Map of the Siege of Gettysburg drawn in August 1863. (National Archives)
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VICKSBURG, MISS. — Union Maj. Gen. Francis J. Herron arrived with his division on the outskirts of Vicksburg today, completing what is now a nine-division stranglehold around the Confederate stronghold.
At 26 years old, Herron is one of the youngest — if not the youngest — major general serving in the war on either side. His troops have plugged the only remaining hole in the siege around the city.
Union commander Maj. Gen. Ulysses S. Grant says the tide of his long campaign to take Vicksburg and seize control of the Mississippi River has finally turned.
“Our situation is for the first time in the entire western campaign what it should be,” he said.
His growing confidence is felt by his troops as well. “Gen. Grant came along the line last night,” said one Illinois solider. “He sat on the ground and talked with the boys with less reserve than many a little puppy of a lieutenant.”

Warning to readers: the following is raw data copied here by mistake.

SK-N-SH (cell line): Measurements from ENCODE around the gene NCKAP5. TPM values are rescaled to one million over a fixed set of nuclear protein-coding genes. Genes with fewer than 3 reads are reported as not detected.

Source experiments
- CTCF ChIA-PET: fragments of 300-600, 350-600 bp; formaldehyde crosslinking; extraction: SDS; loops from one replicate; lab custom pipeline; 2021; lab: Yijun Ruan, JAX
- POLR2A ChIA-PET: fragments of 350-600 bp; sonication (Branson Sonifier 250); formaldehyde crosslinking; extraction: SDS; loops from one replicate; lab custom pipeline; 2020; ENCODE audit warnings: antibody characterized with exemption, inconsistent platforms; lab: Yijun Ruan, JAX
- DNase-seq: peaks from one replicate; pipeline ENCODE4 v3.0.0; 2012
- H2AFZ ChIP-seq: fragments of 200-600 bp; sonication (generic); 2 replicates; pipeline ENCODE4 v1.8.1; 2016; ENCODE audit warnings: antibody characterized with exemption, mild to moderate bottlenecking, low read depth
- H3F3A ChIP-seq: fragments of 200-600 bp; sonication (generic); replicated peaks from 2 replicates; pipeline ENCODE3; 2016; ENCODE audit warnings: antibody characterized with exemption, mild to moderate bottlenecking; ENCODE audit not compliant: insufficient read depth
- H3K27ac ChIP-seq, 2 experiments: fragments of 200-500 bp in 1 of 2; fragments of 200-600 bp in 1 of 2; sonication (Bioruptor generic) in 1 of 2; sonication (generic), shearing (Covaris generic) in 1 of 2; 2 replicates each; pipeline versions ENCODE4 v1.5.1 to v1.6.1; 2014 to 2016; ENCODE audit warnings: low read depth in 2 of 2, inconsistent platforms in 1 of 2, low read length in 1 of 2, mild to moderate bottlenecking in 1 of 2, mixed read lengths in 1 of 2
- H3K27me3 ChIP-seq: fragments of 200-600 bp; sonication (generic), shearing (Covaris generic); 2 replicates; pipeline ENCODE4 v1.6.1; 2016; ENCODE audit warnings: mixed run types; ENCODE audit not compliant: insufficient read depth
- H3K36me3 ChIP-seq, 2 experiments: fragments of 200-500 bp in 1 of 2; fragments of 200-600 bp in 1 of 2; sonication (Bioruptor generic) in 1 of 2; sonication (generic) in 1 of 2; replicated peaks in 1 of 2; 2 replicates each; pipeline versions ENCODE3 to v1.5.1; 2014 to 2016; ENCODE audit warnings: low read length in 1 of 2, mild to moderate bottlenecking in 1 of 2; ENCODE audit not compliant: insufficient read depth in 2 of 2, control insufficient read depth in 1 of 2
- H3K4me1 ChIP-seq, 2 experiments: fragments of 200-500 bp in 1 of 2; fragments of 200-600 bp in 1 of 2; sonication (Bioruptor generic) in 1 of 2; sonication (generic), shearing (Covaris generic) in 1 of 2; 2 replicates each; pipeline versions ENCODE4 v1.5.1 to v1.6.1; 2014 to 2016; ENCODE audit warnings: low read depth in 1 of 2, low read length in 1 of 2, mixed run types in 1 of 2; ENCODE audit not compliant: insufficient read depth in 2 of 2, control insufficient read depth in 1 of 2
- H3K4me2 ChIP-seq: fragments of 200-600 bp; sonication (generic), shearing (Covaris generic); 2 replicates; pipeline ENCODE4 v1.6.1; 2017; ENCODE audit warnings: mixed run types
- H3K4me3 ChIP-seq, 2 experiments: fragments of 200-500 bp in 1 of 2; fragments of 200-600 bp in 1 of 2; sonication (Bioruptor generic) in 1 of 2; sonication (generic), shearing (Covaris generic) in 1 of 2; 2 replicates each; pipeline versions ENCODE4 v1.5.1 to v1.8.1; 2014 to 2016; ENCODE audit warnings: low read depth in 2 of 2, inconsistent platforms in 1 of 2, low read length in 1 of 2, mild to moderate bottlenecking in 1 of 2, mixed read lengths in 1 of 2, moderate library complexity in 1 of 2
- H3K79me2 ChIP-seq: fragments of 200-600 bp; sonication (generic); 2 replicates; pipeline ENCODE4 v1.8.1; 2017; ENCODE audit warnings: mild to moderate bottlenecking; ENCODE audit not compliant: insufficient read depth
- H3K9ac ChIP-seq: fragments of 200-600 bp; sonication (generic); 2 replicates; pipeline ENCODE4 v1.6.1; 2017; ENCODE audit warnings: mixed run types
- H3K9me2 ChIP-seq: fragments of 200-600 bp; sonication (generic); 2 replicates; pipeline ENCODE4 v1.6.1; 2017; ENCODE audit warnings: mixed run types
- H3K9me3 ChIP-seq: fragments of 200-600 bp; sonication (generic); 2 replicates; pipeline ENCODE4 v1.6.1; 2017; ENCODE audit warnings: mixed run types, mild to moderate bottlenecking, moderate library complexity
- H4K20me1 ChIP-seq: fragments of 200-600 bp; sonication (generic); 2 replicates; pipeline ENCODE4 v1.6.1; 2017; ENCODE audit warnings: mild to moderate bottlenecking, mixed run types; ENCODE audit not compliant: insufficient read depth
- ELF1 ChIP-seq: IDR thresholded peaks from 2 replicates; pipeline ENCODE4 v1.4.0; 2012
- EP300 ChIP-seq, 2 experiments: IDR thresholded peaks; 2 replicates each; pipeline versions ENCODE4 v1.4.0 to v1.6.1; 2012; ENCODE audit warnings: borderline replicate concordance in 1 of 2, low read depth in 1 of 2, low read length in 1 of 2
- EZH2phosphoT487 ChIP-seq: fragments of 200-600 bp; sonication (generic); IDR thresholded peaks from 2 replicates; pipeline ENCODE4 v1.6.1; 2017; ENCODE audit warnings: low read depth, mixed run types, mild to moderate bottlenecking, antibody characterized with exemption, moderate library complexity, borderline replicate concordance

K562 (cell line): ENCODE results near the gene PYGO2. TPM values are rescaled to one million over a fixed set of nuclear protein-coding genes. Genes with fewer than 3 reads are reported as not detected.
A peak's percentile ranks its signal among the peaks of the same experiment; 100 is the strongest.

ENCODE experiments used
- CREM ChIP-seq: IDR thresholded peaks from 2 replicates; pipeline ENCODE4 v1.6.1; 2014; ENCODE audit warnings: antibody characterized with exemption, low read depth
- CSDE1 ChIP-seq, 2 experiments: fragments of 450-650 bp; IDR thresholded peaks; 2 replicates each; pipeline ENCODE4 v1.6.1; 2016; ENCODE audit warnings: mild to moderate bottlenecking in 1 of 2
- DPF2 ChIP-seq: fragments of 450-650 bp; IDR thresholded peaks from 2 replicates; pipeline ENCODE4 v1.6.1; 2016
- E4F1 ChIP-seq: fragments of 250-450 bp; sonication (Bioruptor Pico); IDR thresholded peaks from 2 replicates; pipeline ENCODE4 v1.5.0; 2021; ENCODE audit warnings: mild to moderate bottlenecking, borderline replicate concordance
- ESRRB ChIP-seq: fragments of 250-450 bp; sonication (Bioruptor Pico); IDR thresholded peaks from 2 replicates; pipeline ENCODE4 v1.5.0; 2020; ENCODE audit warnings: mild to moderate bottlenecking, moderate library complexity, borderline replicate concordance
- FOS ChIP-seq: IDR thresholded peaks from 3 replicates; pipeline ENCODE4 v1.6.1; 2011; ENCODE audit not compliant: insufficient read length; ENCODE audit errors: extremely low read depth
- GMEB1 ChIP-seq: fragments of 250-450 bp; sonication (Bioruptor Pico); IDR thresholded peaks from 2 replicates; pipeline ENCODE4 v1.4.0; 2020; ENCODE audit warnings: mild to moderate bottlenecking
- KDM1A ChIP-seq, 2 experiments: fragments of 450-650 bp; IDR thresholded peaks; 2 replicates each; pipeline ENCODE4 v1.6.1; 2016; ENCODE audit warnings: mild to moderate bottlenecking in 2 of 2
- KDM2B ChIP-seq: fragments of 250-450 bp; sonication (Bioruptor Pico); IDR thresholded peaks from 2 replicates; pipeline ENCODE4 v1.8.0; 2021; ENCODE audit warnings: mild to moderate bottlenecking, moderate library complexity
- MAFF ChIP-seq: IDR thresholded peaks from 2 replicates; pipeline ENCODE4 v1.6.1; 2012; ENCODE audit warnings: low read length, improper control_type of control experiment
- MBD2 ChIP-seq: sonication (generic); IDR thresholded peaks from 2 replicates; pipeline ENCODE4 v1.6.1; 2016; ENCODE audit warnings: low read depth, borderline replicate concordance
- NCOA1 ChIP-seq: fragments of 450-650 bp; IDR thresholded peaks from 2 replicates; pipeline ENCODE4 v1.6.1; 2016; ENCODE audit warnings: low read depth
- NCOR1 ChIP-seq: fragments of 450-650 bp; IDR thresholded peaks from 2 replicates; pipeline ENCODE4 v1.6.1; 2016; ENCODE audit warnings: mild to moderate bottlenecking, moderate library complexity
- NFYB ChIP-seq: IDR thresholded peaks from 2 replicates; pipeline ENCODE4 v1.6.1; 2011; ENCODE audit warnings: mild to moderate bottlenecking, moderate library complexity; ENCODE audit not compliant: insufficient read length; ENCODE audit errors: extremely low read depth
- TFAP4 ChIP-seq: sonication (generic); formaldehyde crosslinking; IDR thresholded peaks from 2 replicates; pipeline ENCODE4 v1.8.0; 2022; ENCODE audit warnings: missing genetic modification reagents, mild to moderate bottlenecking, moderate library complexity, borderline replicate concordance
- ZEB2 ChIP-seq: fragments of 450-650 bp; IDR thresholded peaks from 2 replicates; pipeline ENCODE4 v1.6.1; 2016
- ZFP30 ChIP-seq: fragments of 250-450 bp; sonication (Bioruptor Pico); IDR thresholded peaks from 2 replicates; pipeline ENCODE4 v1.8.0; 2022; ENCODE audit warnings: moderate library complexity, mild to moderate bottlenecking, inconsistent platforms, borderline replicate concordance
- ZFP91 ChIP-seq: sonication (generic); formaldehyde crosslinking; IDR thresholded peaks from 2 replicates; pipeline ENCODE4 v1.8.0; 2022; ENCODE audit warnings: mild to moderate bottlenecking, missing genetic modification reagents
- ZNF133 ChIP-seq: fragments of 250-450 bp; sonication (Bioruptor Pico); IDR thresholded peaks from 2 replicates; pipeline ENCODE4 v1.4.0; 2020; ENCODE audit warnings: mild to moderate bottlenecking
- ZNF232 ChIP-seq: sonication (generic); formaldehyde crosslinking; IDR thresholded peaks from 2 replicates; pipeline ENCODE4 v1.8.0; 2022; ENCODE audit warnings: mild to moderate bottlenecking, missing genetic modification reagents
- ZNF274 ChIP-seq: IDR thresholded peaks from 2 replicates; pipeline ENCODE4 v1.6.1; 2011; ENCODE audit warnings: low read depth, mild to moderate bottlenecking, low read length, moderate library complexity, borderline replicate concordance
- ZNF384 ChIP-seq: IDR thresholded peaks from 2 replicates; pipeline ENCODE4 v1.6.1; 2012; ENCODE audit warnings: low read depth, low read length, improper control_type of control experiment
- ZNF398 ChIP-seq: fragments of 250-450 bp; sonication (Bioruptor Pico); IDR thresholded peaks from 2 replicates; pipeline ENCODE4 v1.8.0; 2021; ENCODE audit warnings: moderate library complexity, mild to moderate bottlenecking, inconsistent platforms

In Vicksburg, which looks down from its hilltop perch, Confederate troops and civilians alike are fighting hunger as food supplies dwindle even as regular shelling increases from the Union artillery and naval gunboats surrounding the fortress-like city. Many citizens are now living in caves for protection against the bombardment.
The city is believed to have only enough supplies on hand to last another few weeks. “We can hold until early July at the very latest,” said one hollow-eyed Confederate soldier.
Vickburg’s only hope now is that Confederate reinforcements will arrive in time to break the siege, although that appears increasingly unlikely as much of the rebel Army now appears committed to an invasion into the North on the eastern front.